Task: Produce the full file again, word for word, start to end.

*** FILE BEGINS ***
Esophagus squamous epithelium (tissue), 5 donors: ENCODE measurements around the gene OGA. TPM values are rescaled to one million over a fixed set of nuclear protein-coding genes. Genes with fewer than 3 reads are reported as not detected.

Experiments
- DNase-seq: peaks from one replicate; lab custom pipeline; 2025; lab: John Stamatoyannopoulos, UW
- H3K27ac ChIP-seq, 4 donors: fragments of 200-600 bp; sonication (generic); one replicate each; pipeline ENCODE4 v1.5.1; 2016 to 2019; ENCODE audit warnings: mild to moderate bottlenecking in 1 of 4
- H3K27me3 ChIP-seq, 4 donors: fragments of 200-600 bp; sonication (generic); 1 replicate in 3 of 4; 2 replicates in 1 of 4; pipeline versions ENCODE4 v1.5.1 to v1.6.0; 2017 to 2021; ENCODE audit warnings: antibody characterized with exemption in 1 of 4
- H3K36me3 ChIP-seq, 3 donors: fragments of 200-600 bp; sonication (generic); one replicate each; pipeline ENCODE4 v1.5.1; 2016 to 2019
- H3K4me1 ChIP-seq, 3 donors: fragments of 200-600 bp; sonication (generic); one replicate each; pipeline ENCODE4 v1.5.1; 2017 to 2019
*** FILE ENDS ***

Esophagus squamous epithelium (tissue), 5 donors: ENCODE measurements around the gene OGA. TPM values are rescaled to one million over a fixed set of nuclear protein-coding genes. Genes with fewer than 3 reads are reported as not detected.

Experiments
- DNase-seq: peaks from one replicate; lab custom pipeline; 2025; lab: John Stamatoyannopoulos, UW
- H3K27ac ChIP-seq, 4 donors: fragments of 200-600 bp; sonication (generic); one replicate each; pipeline ENCODE4 v1.5.1; 2016 to 2019; ENCODE audit warnings: mild to moderate bottlenecking in 1 of 4
- H3K27me3 ChIP-seq, 4 donors: fragments of 200-600 bp; sonication (generic); 1 replicate in 3 of 4; 2 replicates in 1 of 4; pipeline versions ENCODE4 v1.5.1 to v1.6.0; 2017 to 2021; ENCODE audit warnings: antibody characterized with exemption in 1 of 4
- H3K36me3 ChIP-seq, 3 donors: fragments of 200-600 bp; sonication (generic); one replicate each; pipeline ENCODE4 v1.5.1; 2016 to 2019
- H3K4me1 ChIP-seq, 3 donors: fragments of 200-600 bp; sonication (generic); one replicate each; pipeline ENCODE4 v1.5.1; 2017 to 2019